We already knew Tim Duncan was a rare talent, but the longevity of his legacy has been astounding, and another title would highlight as much.
"Beating the Heat would make Duncan the first player in NBA history to win titles in three different decades, perhaps giving him a bookend to championships in '99, '03, '05 and '07," the Los Angeles Times' Ben Bolch explains.
To be fair, there are some who'd argue that Duncan is really the second player to earn the distinction.
Tim Duncan is looking to be the 2nd player in NBA history to win a title in 3 different decades.— Air Alamo (@AirAlamo) June 5, 2014
The first? Four-time champion John Salley won titles in 1989, 1990, 1996 and 2000.
The divergent views depend on whether you count 2000 as the first year of a new decade. Technically, because Scientific American indicates that there was never a "year zero," the new decade officially began in 2001—which would mean Salley simply came very close to winning a title in a third decade.
Either way, Duncan's postseason accolades are certainly among the most impressive in NBA history.
Spurs Nation's Dan McCarney notes how illustrious a career Duncan has had to this point:
Having never missed the postseason in 17 seasons, and playing on a bunch of damn good teams in the process, he’s earned another impressive distinction by playing in more playoff games (220) than 15 entire franchises, and the same amount as [second-round] opponent Portland.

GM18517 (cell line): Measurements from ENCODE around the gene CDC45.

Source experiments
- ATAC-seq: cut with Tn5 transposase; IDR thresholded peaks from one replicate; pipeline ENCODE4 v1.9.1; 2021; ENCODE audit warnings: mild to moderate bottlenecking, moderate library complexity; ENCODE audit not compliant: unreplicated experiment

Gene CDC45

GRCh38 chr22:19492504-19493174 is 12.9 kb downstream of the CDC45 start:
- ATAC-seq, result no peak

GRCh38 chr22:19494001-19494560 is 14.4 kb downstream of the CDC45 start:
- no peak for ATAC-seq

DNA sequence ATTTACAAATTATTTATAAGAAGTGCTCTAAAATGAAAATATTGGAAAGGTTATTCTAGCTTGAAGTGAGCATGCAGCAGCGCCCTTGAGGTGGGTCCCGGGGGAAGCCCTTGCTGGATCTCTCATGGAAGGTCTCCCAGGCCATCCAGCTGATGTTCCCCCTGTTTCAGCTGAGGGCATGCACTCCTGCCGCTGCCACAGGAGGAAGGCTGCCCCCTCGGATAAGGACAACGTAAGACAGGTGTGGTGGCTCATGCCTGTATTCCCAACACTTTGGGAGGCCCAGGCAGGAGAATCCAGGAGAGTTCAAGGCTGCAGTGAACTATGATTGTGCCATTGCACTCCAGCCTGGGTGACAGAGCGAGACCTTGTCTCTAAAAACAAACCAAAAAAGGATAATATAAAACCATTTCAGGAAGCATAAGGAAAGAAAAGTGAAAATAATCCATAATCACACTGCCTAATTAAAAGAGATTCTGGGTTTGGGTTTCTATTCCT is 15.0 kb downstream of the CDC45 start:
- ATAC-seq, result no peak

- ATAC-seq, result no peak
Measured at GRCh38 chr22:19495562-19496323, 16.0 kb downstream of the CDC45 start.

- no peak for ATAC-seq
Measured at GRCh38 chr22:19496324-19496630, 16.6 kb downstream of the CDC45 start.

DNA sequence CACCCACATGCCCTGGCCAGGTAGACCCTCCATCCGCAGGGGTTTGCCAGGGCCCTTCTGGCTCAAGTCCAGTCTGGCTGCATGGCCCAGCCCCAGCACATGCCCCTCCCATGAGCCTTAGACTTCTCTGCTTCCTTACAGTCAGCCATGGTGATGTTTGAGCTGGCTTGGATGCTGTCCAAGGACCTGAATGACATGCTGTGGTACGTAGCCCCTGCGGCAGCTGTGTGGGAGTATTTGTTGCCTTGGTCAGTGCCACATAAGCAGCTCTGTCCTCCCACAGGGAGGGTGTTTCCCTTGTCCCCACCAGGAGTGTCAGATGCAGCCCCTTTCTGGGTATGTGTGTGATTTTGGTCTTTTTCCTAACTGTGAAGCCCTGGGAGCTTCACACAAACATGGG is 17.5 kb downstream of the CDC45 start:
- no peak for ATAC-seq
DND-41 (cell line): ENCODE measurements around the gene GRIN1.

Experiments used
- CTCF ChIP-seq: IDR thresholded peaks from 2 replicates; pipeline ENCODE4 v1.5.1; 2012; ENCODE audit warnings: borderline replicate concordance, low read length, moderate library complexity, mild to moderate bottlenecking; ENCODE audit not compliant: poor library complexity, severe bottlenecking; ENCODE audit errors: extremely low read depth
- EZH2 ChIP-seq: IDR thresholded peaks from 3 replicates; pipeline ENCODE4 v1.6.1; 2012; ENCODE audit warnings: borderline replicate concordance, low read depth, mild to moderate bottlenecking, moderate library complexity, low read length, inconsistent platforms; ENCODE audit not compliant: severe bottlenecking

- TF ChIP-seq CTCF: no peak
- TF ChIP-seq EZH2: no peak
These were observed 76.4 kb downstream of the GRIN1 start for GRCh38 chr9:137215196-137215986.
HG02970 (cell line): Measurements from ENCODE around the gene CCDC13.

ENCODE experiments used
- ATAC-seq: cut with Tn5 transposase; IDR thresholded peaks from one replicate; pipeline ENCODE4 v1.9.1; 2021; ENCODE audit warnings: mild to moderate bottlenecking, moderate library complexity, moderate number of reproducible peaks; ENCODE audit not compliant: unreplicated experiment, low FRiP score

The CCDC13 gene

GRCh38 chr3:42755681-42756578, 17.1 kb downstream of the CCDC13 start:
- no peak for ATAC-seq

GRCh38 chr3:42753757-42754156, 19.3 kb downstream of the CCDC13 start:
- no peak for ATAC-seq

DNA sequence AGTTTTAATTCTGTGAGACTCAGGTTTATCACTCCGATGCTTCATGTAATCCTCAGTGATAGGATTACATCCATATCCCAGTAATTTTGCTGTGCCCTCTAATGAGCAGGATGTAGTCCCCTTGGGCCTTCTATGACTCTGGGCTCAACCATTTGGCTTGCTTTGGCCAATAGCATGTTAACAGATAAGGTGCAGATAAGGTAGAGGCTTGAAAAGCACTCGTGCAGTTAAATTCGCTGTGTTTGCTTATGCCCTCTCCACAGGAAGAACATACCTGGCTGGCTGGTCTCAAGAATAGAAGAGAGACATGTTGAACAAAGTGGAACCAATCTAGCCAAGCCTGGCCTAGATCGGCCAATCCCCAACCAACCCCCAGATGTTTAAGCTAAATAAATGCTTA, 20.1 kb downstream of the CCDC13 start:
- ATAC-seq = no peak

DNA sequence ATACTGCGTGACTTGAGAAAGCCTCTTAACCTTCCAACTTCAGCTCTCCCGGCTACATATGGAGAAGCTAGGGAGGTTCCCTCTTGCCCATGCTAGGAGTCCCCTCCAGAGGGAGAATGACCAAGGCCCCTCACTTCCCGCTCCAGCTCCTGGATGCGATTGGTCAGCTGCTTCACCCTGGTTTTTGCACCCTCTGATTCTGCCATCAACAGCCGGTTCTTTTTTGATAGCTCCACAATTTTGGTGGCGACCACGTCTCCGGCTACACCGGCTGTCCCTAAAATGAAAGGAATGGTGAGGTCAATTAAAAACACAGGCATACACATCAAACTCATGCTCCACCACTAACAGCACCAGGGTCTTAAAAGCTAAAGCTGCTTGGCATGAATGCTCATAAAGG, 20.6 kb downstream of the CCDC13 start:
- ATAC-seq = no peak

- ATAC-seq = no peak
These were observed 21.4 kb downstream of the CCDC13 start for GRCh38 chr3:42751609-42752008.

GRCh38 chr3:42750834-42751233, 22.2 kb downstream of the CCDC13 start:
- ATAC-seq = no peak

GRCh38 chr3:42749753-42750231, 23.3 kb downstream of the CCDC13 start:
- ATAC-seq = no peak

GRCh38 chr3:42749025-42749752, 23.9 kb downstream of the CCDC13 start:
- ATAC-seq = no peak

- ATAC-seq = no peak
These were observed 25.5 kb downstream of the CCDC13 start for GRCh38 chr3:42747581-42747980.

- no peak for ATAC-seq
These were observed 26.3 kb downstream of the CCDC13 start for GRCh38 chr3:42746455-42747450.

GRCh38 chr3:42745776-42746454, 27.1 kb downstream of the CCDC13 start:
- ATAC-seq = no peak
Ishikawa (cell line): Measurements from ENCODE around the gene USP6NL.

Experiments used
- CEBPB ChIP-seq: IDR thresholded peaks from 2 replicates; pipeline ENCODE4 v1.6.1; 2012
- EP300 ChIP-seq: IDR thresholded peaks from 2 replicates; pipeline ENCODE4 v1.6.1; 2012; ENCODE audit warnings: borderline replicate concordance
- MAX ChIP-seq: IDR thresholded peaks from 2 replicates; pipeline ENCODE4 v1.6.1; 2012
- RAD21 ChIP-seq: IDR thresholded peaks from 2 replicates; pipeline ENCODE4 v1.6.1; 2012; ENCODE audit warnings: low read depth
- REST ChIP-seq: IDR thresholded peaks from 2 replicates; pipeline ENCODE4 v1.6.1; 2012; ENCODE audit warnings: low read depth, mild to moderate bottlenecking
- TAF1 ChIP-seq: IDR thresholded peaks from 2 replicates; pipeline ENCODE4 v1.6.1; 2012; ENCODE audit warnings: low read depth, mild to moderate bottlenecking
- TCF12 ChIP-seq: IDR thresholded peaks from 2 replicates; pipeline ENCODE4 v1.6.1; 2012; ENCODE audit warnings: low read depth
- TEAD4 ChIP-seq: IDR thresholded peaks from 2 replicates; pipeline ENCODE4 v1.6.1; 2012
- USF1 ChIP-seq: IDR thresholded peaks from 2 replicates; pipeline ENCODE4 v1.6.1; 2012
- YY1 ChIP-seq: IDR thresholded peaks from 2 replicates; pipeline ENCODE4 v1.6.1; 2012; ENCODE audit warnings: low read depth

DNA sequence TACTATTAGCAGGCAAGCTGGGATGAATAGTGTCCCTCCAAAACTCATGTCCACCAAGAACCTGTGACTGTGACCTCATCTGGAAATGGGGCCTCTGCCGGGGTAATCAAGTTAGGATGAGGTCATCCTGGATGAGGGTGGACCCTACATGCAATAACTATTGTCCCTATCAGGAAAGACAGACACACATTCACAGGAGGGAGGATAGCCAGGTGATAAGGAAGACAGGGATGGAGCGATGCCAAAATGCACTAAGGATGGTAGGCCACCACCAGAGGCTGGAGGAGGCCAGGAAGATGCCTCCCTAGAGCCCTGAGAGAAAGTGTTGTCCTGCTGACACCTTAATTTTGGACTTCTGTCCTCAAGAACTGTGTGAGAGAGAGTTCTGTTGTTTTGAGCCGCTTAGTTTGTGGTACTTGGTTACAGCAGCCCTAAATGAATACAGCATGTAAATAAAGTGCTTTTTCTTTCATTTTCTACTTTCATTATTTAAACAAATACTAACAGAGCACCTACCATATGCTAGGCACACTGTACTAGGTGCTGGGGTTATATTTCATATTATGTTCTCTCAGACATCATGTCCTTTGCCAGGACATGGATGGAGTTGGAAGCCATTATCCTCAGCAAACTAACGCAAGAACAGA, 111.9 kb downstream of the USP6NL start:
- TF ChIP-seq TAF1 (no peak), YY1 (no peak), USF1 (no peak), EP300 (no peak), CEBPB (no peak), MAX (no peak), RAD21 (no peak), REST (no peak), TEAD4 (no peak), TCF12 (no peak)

Duncan will never be known as the greatest of all time and he certainly hasn't been the most exciting star of his generation, but few can even begin to approach his credentials in terms of sustained and consistent success.
Win or lose in 2014, that will remain the case.
The big question going forward is just how much longer Duncan will stay in the NBA. At the moment, the 38-year-old isn't contemplating retirement. In all likelihood, however, he probably isn't thinking about much of anything except trying to beat the Miami Heat.
Duncan has a player option worth nearly $10.4 million to remain with the Spurs for another season. He doesn't need the money, but should he lose out on another attempt at a fifth ring, he just might have some incentive to stick around.
As good as these Spurs have been over the course of the last three seasons, they don't appear to be going anywhere just yet.